Add to the broth: the potatoes, cabbage, cummin and correct to the desired salt level. Cook until potatoes are cooked. Drained the broth into a container and save.

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While potaoes are cooking prepare the rice and yellow sauce.

Aji Amarillo (Yellow Spicy Sauce)

1 mediun red onion

2 cloves garlic

1 tsp salt

1 tsp cumin

2 cup yellow spice sauce (see recipe for picante de pollo)

1 cup of briscket broth

2 tbs canola oil

Dice the onion very small, mince the garlic. Cook the onion and garlic with canola oil.


After onions are cooked add the yellow sauce, cumin and salt. Add broth and cook until the sauce thickens and don’t let it get sticky. Add more broth if necessary.

Rice and chickpeas

2 cups rice

4 cups water

2-3 cups briscket broth

2 tbs canola oil

1 1/2 tsp salt

Boil 4 cups of water in a large pot, add salt. Wash 2 cups of  rice in cold water. Add the rice to boiling water. Stir the rice avoiding getting stuck on the bottom. Cook for about 10 min or until start its starts drying and add the vegetables oil and 2 cups of broth. You want there to be with some broth and don’t let the water go away entirely.

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Cook for another 5 min and add the Chickpeas. If needed it you can add more broth to keep the runny consistency of the rice. It has to be less tick than rissoto. Cook for 10 min.


While the rice is cooking

Slice the briscket into 16 thin slices, 2 per person. Slice the against the grain


Salt each piece and fry with 1 tbs of oil until golden on both sides.


Putting the plate together

First add potatoes and cabbage topped with the rice


Add the meat and Yellow sauce


You can also switch the way you present this dish. In Bolivia this was my favorite way my mom would put the rice and the sauce  on top and hide the meat, cabbage and potaoes under it. I must confess I used to hate boiled cabbage when I was a child. So this was her way to make us finish the entire plate.


Feliz Martes de Ch’alla, feliz Carnaval!




My family used to travel a lot in Bolivia when I was little and the first time that I tried charquekan was when I was 8 and we went on a school excursion to the Lake Titicaca. All the kids were from the countryside and they all had their food in aguayos (a traditional blanket) and I remember when we all sat together to eat lunch the teacher asked us to sit in a circle and share our food. When I saw my friends’ lunch that still was warm with some steam coming out of the aguayo, I couldn’t resist the smell of the purple potatoes with cheese and dried llama meet on top. That was my first Charquekan made of llama- the best that I’ve tried so far. That charque did not compare at all with the cold chicken on my plate that my mom put together for my lunch. Enjoy this wonderful traditional dish!




Serves 6


12 large purple potatoes.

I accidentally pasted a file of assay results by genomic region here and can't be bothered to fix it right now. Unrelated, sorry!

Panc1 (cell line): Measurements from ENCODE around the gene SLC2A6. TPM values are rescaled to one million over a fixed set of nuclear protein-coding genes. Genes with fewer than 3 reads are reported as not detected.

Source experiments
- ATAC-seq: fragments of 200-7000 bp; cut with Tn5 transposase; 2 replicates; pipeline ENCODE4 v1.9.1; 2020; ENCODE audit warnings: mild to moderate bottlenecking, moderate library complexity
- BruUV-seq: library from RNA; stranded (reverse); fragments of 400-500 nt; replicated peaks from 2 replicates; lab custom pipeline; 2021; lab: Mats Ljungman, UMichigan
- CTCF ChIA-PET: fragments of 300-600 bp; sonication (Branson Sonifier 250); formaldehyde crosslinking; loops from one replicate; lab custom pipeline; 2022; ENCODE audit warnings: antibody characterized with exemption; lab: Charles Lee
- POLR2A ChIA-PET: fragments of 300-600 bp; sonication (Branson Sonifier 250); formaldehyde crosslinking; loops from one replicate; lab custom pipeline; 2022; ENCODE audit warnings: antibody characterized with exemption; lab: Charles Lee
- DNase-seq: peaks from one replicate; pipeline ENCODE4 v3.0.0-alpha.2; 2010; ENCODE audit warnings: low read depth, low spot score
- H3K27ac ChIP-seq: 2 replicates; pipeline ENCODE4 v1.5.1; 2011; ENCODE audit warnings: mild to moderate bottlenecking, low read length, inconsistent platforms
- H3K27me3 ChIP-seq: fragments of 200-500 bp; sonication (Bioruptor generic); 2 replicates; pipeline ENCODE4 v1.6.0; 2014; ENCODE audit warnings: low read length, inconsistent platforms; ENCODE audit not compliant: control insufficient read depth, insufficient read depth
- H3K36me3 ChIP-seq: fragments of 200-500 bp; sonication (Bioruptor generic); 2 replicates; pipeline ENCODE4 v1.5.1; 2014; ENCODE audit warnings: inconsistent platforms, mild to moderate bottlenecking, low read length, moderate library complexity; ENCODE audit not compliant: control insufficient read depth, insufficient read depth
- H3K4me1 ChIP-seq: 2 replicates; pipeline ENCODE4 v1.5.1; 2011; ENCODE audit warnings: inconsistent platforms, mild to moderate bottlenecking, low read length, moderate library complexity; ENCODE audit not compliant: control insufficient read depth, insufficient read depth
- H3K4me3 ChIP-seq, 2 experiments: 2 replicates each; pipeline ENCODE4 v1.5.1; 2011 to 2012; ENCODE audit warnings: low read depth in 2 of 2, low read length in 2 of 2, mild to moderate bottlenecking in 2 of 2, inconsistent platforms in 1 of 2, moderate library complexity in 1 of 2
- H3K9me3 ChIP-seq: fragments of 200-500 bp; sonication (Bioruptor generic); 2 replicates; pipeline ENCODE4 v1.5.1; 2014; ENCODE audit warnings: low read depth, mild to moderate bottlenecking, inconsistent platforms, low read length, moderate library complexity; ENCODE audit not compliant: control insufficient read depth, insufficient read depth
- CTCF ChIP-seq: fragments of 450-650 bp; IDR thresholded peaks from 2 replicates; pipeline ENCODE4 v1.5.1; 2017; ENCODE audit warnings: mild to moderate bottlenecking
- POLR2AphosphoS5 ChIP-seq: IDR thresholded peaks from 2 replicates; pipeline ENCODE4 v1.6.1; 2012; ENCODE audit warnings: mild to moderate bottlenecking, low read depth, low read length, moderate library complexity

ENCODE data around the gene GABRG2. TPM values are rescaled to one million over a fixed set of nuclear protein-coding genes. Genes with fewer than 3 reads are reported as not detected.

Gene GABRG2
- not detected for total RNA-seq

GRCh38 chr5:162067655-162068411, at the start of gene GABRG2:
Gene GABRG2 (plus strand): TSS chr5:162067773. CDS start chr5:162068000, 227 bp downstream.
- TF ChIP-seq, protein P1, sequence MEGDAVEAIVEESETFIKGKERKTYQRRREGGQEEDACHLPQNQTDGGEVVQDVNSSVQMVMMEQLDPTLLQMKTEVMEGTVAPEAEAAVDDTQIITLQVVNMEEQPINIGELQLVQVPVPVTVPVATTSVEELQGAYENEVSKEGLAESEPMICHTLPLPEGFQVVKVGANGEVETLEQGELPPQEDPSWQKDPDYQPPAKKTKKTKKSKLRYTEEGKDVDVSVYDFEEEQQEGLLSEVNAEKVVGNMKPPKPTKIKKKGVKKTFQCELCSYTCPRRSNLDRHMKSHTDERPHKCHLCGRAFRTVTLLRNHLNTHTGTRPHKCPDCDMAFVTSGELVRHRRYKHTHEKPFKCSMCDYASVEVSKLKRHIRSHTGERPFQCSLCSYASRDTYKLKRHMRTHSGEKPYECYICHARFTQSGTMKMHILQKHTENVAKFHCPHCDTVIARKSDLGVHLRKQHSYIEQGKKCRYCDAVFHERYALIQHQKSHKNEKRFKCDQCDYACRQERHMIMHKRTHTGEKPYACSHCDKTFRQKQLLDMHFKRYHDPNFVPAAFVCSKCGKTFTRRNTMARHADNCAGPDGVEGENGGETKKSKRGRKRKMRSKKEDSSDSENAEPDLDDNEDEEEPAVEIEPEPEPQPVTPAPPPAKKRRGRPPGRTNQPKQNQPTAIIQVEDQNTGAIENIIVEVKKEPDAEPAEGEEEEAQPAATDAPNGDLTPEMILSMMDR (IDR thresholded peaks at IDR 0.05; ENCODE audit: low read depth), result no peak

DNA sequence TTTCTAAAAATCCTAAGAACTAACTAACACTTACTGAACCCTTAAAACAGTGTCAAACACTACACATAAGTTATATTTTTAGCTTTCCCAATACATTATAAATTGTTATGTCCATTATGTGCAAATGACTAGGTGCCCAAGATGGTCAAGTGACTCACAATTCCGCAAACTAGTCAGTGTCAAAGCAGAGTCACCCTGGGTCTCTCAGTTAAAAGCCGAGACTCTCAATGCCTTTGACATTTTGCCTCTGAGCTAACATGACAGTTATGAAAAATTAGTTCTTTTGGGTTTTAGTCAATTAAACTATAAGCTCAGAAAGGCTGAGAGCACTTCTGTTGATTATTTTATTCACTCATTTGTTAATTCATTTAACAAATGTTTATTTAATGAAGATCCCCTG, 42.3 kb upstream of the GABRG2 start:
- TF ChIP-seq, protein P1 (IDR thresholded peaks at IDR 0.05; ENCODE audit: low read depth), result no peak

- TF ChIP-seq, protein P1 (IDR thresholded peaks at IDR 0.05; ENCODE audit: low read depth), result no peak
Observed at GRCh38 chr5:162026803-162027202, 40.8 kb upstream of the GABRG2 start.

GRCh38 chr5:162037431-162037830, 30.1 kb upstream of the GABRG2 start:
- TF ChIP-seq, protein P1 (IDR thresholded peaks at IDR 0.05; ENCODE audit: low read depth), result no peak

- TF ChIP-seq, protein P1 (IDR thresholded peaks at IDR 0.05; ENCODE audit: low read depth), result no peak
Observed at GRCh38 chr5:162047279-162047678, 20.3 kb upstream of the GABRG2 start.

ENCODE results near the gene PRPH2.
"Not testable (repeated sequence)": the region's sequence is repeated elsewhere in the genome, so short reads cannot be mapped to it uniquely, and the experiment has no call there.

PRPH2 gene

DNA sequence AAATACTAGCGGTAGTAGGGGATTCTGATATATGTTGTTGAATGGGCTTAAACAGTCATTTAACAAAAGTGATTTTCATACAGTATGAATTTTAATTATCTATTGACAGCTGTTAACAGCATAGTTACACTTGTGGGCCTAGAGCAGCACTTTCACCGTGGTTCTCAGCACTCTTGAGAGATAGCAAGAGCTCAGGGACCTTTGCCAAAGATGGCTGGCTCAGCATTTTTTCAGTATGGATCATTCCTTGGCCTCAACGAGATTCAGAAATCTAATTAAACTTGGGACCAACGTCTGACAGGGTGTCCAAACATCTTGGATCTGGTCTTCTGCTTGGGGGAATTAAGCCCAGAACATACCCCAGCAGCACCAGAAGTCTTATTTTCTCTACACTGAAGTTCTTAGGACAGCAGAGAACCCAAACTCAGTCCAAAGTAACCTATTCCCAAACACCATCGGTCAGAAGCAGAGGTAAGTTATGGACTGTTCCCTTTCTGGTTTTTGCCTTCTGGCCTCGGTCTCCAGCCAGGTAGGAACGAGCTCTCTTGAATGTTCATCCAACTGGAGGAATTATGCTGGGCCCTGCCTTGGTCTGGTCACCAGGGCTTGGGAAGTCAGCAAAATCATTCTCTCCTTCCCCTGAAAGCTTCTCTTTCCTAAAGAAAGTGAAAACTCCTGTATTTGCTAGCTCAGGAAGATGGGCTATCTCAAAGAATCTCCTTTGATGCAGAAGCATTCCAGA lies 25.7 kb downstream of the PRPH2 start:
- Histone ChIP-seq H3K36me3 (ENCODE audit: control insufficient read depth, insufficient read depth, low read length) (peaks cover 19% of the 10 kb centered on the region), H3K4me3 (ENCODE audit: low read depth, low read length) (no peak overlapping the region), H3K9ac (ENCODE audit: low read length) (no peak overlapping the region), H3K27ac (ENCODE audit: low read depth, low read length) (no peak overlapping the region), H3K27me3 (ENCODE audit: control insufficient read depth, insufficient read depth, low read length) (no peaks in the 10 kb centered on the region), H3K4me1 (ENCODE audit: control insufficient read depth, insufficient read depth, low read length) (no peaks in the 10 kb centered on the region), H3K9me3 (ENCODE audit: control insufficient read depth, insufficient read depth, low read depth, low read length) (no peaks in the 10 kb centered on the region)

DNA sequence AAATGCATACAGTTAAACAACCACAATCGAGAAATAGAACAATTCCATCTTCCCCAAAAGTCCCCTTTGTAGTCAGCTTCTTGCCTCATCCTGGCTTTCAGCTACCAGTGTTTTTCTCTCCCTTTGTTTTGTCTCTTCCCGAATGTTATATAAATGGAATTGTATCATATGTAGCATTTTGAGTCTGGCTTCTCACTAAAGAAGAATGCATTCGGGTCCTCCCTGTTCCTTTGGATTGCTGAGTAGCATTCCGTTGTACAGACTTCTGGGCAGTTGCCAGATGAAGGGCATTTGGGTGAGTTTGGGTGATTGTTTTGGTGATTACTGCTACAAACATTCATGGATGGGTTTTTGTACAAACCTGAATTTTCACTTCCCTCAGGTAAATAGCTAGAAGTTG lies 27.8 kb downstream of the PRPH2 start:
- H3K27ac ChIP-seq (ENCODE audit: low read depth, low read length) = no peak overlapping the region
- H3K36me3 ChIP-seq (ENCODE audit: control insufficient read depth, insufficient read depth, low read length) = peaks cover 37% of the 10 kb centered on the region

6 hard boiled eggs

6 slices of fresh cheese you can replace with thin slices of monterrey jack (1 slice per person)

1 cup dry corn

8 oz of charque (Dry beef)

1/4 cup oil to fry

1/2 cup of Llajua (see Llajua recipe)

Boil the dry charque for about 1/2 hour. This will allow it to lose some of its salt. Rinse in cold water and, using a meat softener/tenderizer, punch really hard until meat is soft enough that white strips appear.

Boil the potatoes with their skins on. If you do not have the purple potatoes you can use red potatoes. I love the purple ones for their flavor and color. This type of potato’s skin turns a dark purple  after cooking.

While the potatoes are being cooked, we can cook the dry corn. This corn is big and has the skin on it. You need to soak them the night before and cook them for about an hour.

Cook the meat in a pan with vegetable oil. The oil needs to be hot, the meat cooks really fast, so you only need a few seconds per side.

Take them out of the pan and put them on a paper towel.

Place the plate with the potato and corn on the bottom and the meat on top with a piece of cheese on the side. This  goes really well with Llajua.

My sister helped with the pictures today. She is happy to help me but not to be in the pictures!

Picante de Pollo

Picante de pollo

My Mom and I have shared the kitchen since my earliest memories. It is the place were we can understand each other, since some of our Bolivia dishes take more than an hour to be cooked. Today she helped me to improve my récipe for the Picante de Pollo. The first time that I cooked this recipe in Maine was for some friends of my husband’s. They loved it but I knew that something was missing. So my Mom and I sat together and reviewed the récipe step by step. Finally, with her looking over my shoulder correcting my seasoning, we finally had the perfect dish for her and for me. It takes a little time to cook and you may not have some of the ingredients like chuño. You can find aji in Asian markets or any Latino stores. Enjoy! Disfrutenlo!

Serves 8

Cooking time 2 hours

Tips: I will describe this by the ingredients that are in the dish. It seems to take a lot of time but it’s really very fast and easy. While we are boiling the  aji Amarillo, we can cook the rice and get the potatos ready. While the chicken is being cooked, get the Chuño ready, and if you do not have chuño, you can start with the garnishing.